Lefebvre founded the SSPX in 1970 to counteract this revolutionary spirit, and to hold fast to Tradition, especially in Liturgy. His society went through a fractious few decades—one may peruse Vere’s article above for more details—with any number of controversies, but it was in 1988 that things came to a head.
To make a long story short, Vere documents that Pope John Paul II promised the SSPX a bishop, to which Lefebvre agreed, but then he backed out for reasons that are complex and controversial. He proceeded to ordain four of his own priests as bishops in June of 1988. He did not do so—again, as Vere points out—without the Pope’s permission, but rather contrary to a specific and direct command not to do so. He did not act praeter legem, but contra legem.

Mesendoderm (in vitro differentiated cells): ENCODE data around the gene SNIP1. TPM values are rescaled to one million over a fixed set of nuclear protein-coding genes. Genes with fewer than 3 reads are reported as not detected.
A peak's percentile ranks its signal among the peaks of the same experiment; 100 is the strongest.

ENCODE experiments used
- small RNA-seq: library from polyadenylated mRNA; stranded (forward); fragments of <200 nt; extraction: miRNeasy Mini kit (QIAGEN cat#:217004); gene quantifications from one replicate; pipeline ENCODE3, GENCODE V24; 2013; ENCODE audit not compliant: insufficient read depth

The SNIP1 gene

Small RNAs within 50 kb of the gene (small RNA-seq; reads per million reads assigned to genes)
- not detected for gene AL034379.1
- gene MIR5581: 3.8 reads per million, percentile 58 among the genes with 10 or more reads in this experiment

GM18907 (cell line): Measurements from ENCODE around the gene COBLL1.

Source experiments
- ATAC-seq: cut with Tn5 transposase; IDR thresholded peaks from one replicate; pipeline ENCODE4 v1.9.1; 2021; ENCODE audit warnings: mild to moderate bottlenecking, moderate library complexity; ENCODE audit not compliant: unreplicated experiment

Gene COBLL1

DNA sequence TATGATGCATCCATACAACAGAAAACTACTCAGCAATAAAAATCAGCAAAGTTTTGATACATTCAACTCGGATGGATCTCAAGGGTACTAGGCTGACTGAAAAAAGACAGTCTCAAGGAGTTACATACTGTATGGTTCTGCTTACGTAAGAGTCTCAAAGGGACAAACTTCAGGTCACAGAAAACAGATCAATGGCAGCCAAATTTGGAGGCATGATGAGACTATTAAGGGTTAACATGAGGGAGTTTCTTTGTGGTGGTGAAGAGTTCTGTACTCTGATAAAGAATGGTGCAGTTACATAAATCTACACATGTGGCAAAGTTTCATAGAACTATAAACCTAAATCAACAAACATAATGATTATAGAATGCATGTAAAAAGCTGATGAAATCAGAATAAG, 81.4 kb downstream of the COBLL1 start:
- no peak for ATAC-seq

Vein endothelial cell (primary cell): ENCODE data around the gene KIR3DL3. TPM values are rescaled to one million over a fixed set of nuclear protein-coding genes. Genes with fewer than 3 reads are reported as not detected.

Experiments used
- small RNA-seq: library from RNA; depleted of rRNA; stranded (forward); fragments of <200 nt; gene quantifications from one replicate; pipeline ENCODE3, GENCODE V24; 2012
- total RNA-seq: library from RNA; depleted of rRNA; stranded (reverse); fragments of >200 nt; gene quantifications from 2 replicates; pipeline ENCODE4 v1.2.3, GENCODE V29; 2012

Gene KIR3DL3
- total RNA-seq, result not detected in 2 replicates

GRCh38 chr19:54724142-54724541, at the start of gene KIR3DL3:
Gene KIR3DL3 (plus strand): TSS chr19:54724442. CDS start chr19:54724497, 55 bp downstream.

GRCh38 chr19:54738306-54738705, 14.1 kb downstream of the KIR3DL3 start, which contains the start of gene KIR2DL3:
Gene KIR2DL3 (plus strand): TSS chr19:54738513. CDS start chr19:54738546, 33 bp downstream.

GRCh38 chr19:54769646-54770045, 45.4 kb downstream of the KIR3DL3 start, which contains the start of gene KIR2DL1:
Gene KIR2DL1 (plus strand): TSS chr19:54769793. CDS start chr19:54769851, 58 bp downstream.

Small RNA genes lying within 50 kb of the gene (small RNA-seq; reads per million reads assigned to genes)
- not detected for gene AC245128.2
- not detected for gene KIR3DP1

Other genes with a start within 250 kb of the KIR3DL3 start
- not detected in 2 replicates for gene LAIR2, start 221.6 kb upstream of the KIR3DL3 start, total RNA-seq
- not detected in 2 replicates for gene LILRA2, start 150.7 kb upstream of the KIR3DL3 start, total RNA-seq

There are any number of proposed justifications for this act, from Lefebvre and others, but canonically it was an act of schism warranting latae sententiae excommunication. I have heard it proposed is that the Vatican, even the Pope and the Cardinal, were just buying time, with no real intention of ordaining any of his priests a bishop, waiting, presumably, for Lefebvre—then 83—to shuffle off this mortal coil.
Any narrative includes many sub-narratives, and this hypothesis requires one to accept either that both Pope John Paul and Cardinal Ratzinger were Machiavellian, duplicitous operatives—liars, in a word—or they were unable or unwilling to stand up to their own curia. Whatever differences one may have with their views, this is all a bit difficult to swallow.
Some supporters of the SSPX, meanwhile, paint Lefebvre in a hagiographical glow, with one devotee, Kennedy Hall, who has just written a defense of the society, comparing the Archbishop to Saint John the Beloved, the only Apostle to have stayed by the Cross (presumably symbolizing Tradition), while all the others fled (into the post-Vatican II-Novus Ordo outer darkness).